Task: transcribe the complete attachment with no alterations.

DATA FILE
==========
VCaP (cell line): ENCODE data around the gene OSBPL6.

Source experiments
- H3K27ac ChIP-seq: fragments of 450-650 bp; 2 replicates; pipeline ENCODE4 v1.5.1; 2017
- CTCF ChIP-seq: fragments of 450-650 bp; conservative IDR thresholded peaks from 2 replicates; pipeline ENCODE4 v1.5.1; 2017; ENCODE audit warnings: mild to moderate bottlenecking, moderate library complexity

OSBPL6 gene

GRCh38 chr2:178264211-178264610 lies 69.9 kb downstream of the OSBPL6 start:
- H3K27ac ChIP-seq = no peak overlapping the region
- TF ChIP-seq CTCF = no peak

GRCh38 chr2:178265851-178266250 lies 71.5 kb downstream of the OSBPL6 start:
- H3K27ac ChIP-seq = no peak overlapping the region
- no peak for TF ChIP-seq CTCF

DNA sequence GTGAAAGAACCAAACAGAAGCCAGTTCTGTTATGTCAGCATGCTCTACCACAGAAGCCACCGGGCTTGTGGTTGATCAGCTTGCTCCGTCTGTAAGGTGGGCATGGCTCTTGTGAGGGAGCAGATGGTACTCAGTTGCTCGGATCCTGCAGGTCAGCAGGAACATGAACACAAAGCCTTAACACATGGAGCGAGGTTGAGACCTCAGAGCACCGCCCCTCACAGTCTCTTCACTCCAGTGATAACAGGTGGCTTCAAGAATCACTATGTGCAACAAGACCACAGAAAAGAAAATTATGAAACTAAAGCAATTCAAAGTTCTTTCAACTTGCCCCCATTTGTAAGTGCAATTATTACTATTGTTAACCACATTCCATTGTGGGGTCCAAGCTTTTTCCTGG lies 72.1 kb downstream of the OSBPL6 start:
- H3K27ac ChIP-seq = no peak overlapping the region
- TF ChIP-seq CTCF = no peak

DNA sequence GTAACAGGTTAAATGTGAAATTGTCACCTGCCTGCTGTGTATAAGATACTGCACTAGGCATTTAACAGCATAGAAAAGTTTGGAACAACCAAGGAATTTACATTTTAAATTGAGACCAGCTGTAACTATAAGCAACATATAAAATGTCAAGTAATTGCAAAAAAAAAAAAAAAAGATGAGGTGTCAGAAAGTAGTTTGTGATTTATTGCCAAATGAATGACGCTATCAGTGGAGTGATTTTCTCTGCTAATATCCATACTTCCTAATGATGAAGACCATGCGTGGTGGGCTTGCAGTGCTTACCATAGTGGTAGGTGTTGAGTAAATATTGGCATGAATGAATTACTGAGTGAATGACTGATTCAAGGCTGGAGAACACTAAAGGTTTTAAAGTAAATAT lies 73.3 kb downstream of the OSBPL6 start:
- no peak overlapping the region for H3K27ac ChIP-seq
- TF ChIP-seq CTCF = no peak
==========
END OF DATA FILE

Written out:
VCaP (cell line): ENCODE data around the gene OSBPL6.

Source experiments
- H3K27ac ChIP-seq: fragments of 450-650 bp; 2 replicates; pipeline ENCODE4 v1.5.1; 2017
- CTCF ChIP-seq: fragments of 450-650 bp; conservative IDR thresholded peaks from 2 replicates; pipeline ENCODE4 v1.5.1; 2017; ENCODE audit warnings: mild to moderate bottlenecking, moderate library complexity

OSBPL6 gene

GRCh38 chr2:178264211-178264610 lies 69.9 kb downstream of the OSBPL6 start:
- H3K27ac ChIP-seq = no peak overlapping the region
- TF ChIP-seq CTCF = no peak

GRCh38 chr2:178265851-178266250 lies 71.5 kb downstream of the OSBPL6 start:
- H3K27ac ChIP-seq = no peak overlapping the region
- no peak for TF ChIP-seq CTCF

DNA sequence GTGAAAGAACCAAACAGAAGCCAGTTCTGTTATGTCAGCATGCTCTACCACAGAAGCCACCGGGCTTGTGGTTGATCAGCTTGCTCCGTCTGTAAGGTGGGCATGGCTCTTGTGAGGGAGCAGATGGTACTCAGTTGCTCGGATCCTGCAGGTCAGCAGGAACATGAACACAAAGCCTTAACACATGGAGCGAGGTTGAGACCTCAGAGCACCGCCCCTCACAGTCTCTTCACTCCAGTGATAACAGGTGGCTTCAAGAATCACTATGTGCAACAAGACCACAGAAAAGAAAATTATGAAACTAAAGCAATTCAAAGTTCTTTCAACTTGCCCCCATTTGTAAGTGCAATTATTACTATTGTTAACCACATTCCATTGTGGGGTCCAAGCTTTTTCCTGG lies 72.1 kb downstream of the OSBPL6 start:
- H3K27ac ChIP-seq = no peak overlapping the region
- TF ChIP-seq CTCF = no peak

DNA sequence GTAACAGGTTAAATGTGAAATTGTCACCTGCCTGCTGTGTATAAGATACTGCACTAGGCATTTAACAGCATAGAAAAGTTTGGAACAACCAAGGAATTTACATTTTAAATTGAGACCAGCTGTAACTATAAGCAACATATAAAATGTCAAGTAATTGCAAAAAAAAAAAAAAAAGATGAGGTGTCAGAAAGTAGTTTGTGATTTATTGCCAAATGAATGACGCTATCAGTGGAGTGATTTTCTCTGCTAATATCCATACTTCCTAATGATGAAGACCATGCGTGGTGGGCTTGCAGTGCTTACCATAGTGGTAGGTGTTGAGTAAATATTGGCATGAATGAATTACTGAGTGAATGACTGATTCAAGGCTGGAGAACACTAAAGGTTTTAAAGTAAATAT lies 73.3 kb downstream of the OSBPL6 start:
- no peak overlapping the region for H3K27ac ChIP-seq
- TF ChIP-seq CTCF = no peak